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Flight 253 hero recounts thwarting Christmas bombing attempt

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Hero of the flight
  • Jasper Schuringa subdued man accused of trying to blow up plane
  • Schuringa says he knew something was wrong when man was sitting still while on fire
  • Investigators: Umar Farouk AbdulMutallab may have ties to al Qaeda terror group

(CNN) -- The seven-hour flight from the Netherlands to Michigan had been uneventful. Passengers bided time watching movies or trying to catch shut eye.

But as Northwest Flight 253 made its final approach to Detroit on Christmas, the actions of one man put at risk the lives of nearly 300 passengers on the jetliner -- and the quick thinking of another helped prevent disaster.

Jasper Schuringa, a Dutch filmmaker, appeared on CNN's "Larry King Live" for a second time Tuesday night, recounting how he and others subdued an al Qaeda-linked suspect from detonating explosives that the man had attached to his underwear.

That suspect, Umar Farouk AbdulMutallab, is now charged with attempting to destroy an aircraft in a plot that the militant group, al Qaeda in the Arabian Peninsula, has claimed responsibility for. A senior administration official said late Tuesday that new information suggests the 23-year-old Nigerian man's plot may indeed have had ties to the group.

"First, I thought it just might be a crazy guy to actually carry a firecracker onto the airplane," Schuringa said Tuesday night. "It came as quite a shock when I heard he had ties to al Qaeda."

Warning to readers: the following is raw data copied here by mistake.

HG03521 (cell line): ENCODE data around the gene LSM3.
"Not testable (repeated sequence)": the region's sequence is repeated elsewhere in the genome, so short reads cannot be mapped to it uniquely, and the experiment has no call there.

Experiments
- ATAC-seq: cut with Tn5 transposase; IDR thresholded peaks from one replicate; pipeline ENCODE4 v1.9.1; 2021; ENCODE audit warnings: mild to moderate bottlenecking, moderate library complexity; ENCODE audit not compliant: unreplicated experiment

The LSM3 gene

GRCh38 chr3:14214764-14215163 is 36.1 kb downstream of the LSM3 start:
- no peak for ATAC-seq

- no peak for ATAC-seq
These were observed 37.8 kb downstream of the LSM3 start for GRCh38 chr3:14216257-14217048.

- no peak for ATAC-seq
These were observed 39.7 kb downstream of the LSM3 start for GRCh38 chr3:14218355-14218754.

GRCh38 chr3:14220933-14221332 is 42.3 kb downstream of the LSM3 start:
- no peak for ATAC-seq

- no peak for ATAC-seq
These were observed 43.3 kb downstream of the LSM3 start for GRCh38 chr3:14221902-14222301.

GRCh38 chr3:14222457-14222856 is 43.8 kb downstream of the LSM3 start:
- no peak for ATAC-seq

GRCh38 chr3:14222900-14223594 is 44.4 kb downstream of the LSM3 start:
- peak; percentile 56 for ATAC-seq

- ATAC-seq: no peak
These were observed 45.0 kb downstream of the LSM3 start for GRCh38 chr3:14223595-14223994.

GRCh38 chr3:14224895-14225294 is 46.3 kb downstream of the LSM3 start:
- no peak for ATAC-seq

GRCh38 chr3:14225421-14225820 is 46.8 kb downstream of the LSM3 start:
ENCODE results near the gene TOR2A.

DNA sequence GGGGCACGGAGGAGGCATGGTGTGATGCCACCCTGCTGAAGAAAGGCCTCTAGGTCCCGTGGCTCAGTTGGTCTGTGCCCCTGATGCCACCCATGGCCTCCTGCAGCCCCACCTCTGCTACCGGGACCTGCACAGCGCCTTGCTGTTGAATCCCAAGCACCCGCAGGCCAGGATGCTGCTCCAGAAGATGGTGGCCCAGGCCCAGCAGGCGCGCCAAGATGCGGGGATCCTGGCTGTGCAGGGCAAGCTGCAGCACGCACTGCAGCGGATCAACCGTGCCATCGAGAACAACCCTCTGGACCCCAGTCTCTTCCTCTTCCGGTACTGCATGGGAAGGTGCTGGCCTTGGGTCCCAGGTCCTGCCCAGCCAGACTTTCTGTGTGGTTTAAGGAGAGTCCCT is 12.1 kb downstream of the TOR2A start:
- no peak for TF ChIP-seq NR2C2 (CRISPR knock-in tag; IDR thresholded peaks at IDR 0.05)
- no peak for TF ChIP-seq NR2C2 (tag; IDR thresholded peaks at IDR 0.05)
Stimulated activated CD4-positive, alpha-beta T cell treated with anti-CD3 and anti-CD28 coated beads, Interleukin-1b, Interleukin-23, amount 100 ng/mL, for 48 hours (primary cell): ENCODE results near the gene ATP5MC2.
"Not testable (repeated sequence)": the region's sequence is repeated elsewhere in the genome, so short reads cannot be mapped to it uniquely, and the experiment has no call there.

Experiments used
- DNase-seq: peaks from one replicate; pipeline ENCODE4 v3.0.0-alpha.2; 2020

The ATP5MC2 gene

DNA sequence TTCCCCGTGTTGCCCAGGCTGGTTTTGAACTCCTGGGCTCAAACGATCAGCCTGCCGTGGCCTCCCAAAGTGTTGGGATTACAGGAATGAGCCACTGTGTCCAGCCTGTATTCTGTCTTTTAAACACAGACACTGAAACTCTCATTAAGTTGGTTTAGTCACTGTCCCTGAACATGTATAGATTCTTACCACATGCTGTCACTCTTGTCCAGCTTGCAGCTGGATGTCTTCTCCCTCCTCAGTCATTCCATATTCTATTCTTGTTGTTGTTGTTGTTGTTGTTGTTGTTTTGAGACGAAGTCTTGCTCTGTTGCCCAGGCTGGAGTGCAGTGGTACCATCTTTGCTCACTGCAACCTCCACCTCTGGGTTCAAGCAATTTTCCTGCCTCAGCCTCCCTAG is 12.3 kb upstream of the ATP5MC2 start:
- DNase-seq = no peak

From Detroit, Schuringa had a connecting flight before his final destination: a vacation with friends in Miami, Florida.

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  • Air Travel
  • Al Qaeda
  • Terrorism

As the plane neared Detroit, Schuringa said, he heard what sounded like a firecracker going off.

"First, it was just 'bang,'" he said. "And you're trying to look around, like where's this bang coming from."

Immediately afterward, someone screamed "Fire!"

Schuringa said he noticed a man on the left side of the aisle, sitting still while on fire.

"A normal person would stand up, and he wasn't standing up," he said. "So then I knew, this guy is trying to do something."

Schuringa said he jumped over the passenger next to him, reached across the aisle and lunged for the suspect, now identified as AbdulMutallab.

View timeline of bombing suspect

"He was getting on fire. And he was still holding the device, the bomb," Schuringa said. "And he was still holding it in his hands. And I had to, like, rip the bomb out of his hands."

Schuringa said the man just stared at him, but did not let go of whatever he was holding onto.

In an earlier appearance on "Larry King Live," Schuringa described how he yanked the object from the man, stamped out the fire with his hands and tossed it.

With the help of crew members and other passengers, the man was then taken to the front of the plane, handcuffed and stripped to make sure he wasn't carrying anything else.